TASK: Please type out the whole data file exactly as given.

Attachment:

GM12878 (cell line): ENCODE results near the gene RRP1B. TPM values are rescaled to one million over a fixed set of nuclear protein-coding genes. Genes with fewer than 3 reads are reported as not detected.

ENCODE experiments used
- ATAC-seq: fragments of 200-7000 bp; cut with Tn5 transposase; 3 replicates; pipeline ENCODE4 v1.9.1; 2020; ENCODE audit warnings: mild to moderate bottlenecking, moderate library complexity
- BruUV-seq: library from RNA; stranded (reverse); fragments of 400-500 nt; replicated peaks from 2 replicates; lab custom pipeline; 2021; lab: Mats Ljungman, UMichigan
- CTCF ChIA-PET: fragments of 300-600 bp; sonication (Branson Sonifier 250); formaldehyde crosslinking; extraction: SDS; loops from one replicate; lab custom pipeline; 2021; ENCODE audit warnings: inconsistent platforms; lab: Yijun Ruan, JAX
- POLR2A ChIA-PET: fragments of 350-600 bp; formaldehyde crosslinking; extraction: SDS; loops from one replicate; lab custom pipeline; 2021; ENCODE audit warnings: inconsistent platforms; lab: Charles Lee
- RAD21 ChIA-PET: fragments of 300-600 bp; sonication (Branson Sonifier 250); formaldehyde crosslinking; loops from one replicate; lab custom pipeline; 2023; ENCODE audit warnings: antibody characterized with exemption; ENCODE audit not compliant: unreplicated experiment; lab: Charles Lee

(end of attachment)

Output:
GM12878 (cell line): ENCODE results near the gene RRP1B. TPM values are rescaled to one million over a fixed set of nuclear protein-coding genes. Genes with fewer than 3 reads are reported as not detected.

ENCODE experiments used
- ATAC-seq: fragments of 200-7000 bp; cut with Tn5 transposase; 3 replicates; pipeline ENCODE4 v1.9.1; 2020; ENCODE audit warnings: mild to moderate bottlenecking, moderate library complexity
- BruUV-seq: library from RNA; stranded (reverse); fragments of 400-500 nt; replicated peaks from 2 replicates; lab custom pipeline; 2021; lab: Mats Ljungman, UMichigan
- CTCF ChIA-PET: fragments of 300-600 bp; sonication (Branson Sonifier 250); formaldehyde crosslinking; extraction: SDS; loops from one replicate; lab custom pipeline; 2021; ENCODE audit warnings: inconsistent platforms; lab: Yijun Ruan, JAX
- POLR2A ChIA-PET: fragments of 350-600 bp; formaldehyde crosslinking; extraction: SDS; loops from one replicate; lab custom pipeline; 2021; ENCODE audit warnings: inconsistent platforms; lab: Charles Lee
- RAD21 ChIA-PET: fragments of 300-600 bp; sonication (Branson Sonifier 250); formaldehyde crosslinking; loops from one replicate; lab custom pipeline; 2023; ENCODE audit warnings: antibody characterized with exemption; ENCODE audit not compliant: unreplicated experiment; lab: Charles Lee